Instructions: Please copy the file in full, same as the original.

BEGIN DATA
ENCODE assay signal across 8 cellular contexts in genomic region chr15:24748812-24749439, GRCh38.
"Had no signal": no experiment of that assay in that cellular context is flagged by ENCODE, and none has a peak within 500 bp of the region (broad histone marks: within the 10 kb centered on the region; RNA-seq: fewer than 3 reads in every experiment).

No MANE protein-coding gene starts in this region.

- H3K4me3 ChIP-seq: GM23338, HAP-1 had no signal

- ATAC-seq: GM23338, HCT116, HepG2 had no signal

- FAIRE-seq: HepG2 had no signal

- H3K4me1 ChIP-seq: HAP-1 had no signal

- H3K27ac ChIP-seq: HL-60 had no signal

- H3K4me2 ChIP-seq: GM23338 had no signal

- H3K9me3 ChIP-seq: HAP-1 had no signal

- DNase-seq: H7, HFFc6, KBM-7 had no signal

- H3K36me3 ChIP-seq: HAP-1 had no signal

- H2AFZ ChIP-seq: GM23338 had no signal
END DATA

ENCODE assay signal across 8 cellular contexts in genomic region chr15:24748812-24749439, GRCh38.
"Had no signal": no experiment of that assay in that cellular context is flagged by ENCODE, and none has a peak within 500 bp of the region (broad histone marks: within the 10 kb centered on the region; RNA-seq: fewer than 3 reads in every experiment).

No MANE protein-coding gene starts in this region.

- H3K4me3 ChIP-seq: GM23338, HAP-1 had no signal

- ATAC-seq: GM23338, HCT116, HepG2 had no signal

- FAIRE-seq: HepG2 had no signal

- H3K4me1 ChIP-seq: HAP-1 had no signal

- H3K27ac ChIP-seq: HL-60 had no signal

- H3K4me2 ChIP-seq: GM23338 had no signal

- H3K9me3 ChIP-seq: HAP-1 had no signal

- DNase-seq: H7, HFFc6, KBM-7 had no signal

- H3K36me3 ChIP-seq: HAP-1 had no signal

- H2AFZ ChIP-seq: GM23338 had no signal